“Which makes you happier, quitting or continuing?”
This is the “Let’s talk to comedians who quit” series on YouTube’s “Fujii Page Channel. Fujii Paige, who has been in the business for 27 years, asks former comedians why they quit, and the content is simple, but it’s popular because you can hear deep stories that are not shown on TV.
これまでに、元「シェイクダウン」後藤秀樹、元漫才師の野々村友紀子、元「ハリガネロック」大上邦博（現・おおうえくにひろ）、元「底ぬけAIR-LINE」小島忍、元「ツインカム」島根定義、元「ビッキーズ」木部信彦、元「ホーム・チーム」檜山豊、元「18KIN」大滝裕一 More than 30 former popular comedians have appeared on the show, including Hiroyuki Ieshiro (now Mambo Yashiro) of the former “Karika” and Ryoma Mochizuki of the former “Ennichi”.
The show is gradually gaining recognition not only among the core comedy fans in the comedian community and the Ombato generation, but also among those who are not familiar with the 90s and 2000s.
We asked Mr. Fujii, who is currently active on YouTube while continuing to be a comedian, about the people who have left a lasting impact on him and the difficulties of continuing and quitting as a comedian.
A divine project that has been waiting for more than 10 years and has blossomed on YouTube
What made you decide to do “Let’s Talk to Quit Comedians” on YouTube?
“In fact, I came up with this idea more than 10 years ago, and I had been vaguely thinking about the possibility of doing a series of articles for magazines, and I had been telling people about it for some reason… I started YouTube in 2018, and at that time I was mainly uploading my children’s growth records, but the number of views was not increasing very fast. That’s right. After that, I got used to editing little by little, so I approached Professor Ohwa, a former comedian, and he agreed to do this project.
Professor Ohwa and I have been friends for a long time, but at the time, I couldn’t ask him for details about quitting as a comedian. I don’t think he wanted to talk about it either. …… Now it’s been many years since he quit, and he told me many things, so I decided to make a series. By the way, it’s a coincidence that the start time coincided with Corona. We started out filming in karaoke boxes, but when Corona came along, we took a break, and then Zoom became popular, and that’s how we came to our current style.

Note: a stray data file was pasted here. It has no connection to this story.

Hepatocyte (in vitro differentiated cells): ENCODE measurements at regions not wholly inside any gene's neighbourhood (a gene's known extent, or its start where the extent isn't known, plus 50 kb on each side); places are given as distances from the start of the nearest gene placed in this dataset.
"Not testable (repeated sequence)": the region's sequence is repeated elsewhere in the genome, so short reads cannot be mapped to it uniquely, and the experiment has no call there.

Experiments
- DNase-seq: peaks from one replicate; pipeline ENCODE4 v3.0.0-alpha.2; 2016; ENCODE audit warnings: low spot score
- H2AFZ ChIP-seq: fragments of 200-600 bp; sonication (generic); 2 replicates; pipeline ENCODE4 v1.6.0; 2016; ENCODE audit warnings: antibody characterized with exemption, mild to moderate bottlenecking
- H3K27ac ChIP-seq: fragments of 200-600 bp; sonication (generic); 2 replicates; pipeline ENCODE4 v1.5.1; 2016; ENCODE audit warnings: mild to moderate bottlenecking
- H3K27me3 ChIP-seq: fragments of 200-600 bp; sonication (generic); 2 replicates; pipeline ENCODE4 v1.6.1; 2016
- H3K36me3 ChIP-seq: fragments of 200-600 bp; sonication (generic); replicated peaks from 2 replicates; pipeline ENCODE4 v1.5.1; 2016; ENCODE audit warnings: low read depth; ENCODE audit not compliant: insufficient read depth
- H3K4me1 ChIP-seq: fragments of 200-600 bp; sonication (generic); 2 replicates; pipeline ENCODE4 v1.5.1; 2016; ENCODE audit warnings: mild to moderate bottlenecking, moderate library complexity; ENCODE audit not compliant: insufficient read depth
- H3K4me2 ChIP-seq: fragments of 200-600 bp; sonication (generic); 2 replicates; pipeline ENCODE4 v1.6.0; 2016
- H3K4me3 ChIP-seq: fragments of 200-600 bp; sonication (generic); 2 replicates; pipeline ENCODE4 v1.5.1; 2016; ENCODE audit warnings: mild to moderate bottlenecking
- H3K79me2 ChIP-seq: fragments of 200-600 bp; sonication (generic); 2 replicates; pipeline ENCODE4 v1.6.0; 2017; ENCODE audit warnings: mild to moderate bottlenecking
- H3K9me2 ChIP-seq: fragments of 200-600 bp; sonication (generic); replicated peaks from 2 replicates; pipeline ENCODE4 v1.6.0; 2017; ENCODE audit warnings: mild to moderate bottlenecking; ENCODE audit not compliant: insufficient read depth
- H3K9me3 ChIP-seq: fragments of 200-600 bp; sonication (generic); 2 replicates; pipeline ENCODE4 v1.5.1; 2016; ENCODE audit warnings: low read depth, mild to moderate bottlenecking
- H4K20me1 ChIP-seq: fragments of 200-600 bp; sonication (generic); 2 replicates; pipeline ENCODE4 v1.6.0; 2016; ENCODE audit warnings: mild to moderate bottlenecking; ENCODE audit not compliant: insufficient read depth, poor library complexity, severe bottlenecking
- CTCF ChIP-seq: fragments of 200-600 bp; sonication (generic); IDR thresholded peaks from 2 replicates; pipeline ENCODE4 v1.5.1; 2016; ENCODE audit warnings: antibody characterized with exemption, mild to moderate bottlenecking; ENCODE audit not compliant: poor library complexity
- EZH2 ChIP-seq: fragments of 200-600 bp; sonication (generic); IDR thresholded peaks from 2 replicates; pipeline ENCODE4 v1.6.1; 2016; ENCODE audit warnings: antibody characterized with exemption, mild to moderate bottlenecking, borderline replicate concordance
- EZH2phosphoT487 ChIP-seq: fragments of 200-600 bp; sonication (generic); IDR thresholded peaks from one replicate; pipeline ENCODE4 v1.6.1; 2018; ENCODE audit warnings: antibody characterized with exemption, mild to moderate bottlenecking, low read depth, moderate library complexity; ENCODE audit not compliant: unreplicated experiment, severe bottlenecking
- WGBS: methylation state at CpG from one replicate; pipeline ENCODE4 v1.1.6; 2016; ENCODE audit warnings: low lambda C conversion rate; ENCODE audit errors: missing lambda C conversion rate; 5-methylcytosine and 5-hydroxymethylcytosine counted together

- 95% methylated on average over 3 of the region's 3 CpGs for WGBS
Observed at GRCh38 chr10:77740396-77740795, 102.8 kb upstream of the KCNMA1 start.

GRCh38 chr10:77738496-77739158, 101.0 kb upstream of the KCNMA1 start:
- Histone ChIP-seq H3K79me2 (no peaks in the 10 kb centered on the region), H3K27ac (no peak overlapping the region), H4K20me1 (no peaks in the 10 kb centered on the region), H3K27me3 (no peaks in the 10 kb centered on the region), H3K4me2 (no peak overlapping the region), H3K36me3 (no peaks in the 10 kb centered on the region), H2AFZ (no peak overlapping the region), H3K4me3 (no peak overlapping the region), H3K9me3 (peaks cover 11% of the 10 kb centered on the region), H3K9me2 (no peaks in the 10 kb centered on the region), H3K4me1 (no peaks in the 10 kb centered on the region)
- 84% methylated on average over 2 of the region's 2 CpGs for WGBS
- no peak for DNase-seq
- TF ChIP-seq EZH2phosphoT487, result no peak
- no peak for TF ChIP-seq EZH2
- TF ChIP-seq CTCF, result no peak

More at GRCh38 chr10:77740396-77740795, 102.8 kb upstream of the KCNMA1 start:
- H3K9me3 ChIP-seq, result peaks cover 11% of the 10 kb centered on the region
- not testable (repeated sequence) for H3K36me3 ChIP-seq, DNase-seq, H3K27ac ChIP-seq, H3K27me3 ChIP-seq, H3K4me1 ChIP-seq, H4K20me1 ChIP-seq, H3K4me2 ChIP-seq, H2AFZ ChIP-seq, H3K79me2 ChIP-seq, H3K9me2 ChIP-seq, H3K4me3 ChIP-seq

Thanks to Corona, you’ve been able to listen to former comedians in Osaka.
Thanks to Corona, I’ve been able to talk to former comedians in Osaka. “I myself never thought about quitting as a comedian, and I used to wonder, ‘Why would I quit? I wondered, ‘Why would he do that? Also, sometimes people who I thought would never quit quit quit, and I started to want to know why.
In our time, the first thing we did was to throw ourselves into the world of comedians and dedicate our lives to succeed. But not everyone succeeds, and some people retire in the middle of their career. But when a person retires, his or her life doesn’t end, it goes on forever, and don’t you wonder how they live their new life after that? Isn’t there a place on YouTube called ‘Let’s talk to comedians who quit’ where you can ask them that?